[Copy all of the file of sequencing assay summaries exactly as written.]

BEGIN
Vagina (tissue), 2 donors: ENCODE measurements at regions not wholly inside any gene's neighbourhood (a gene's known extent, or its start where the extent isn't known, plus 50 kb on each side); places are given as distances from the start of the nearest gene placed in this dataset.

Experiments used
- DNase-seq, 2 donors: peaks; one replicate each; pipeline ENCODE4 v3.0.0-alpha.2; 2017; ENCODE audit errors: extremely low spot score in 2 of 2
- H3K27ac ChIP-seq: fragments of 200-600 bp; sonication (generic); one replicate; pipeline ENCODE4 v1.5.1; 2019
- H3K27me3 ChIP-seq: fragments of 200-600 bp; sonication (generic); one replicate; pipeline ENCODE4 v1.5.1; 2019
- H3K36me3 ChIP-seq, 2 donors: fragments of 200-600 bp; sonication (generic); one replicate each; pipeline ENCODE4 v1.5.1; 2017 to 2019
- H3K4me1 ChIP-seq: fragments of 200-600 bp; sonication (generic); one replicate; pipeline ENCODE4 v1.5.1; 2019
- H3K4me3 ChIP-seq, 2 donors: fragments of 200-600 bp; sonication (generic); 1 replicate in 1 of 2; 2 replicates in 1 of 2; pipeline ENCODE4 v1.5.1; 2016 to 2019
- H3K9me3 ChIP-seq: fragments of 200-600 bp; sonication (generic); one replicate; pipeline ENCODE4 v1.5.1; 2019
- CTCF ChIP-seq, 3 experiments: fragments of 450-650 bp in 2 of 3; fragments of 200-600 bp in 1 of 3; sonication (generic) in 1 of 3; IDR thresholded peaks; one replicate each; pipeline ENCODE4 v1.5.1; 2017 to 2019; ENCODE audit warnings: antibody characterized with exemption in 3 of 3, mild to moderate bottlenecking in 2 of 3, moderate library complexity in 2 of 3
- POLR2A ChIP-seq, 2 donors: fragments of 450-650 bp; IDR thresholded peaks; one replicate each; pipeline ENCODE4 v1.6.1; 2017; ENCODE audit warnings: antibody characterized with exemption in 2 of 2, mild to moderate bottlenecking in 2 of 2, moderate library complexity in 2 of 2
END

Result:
Vagina (tissue), 2 donors: ENCODE measurements at regions not wholly inside any gene's neighbourhood (a gene's known extent, or its start where the extent isn't known, plus 50 kb on each side); places are given as distances from the start of the nearest gene placed in this dataset.

Experiments used
- DNase-seq, 2 donors: peaks; one replicate each; pipeline ENCODE4 v3.0.0-alpha.2; 2017; ENCODE audit errors: extremely low spot score in 2 of 2
- H3K27ac ChIP-seq: fragments of 200-600 bp; sonication (generic); one replicate; pipeline ENCODE4 v1.5.1; 2019
- H3K27me3 ChIP-seq: fragments of 200-600 bp; sonication (generic); one replicate; pipeline ENCODE4 v1.5.1; 2019
- H3K36me3 ChIP-seq, 2 donors: fragments of 200-600 bp; sonication (generic); one replicate each; pipeline ENCODE4 v1.5.1; 2017 to 2019
- H3K4me1 ChIP-seq: fragments of 200-600 bp; sonication (generic); one replicate; pipeline ENCODE4 v1.5.1; 2019
- H3K4me3 ChIP-seq, 2 donors: fragments of 200-600 bp; sonication (generic); 1 replicate in 1 of 2; 2 replicates in 1 of 2; pipeline ENCODE4 v1.5.1; 2016 to 2019
- H3K9me3 ChIP-seq: fragments of 200-600 bp; sonication (generic); one replicate; pipeline ENCODE4 v1.5.1; 2019
- CTCF ChIP-seq, 3 experiments: fragments of 450-650 bp in 2 of 3; fragments of 200-600 bp in 1 of 3; sonication (generic) in 1 of 3; IDR thresholded peaks; one replicate each; pipeline ENCODE4 v1.5.1; 2017 to 2019; ENCODE audit warnings: antibody characterized with exemption in 3 of 3, mild to moderate bottlenecking in 2 of 3, moderate library complexity in 2 of 3
- POLR2A ChIP-seq, 2 donors: fragments of 450-650 bp; IDR thresholded peaks; one replicate each; pipeline ENCODE4 v1.6.1; 2017; ENCODE audit warnings: antibody characterized with exemption in 2 of 2, mild to moderate bottlenecking in 2 of 2, moderate library complexity in 2 of 2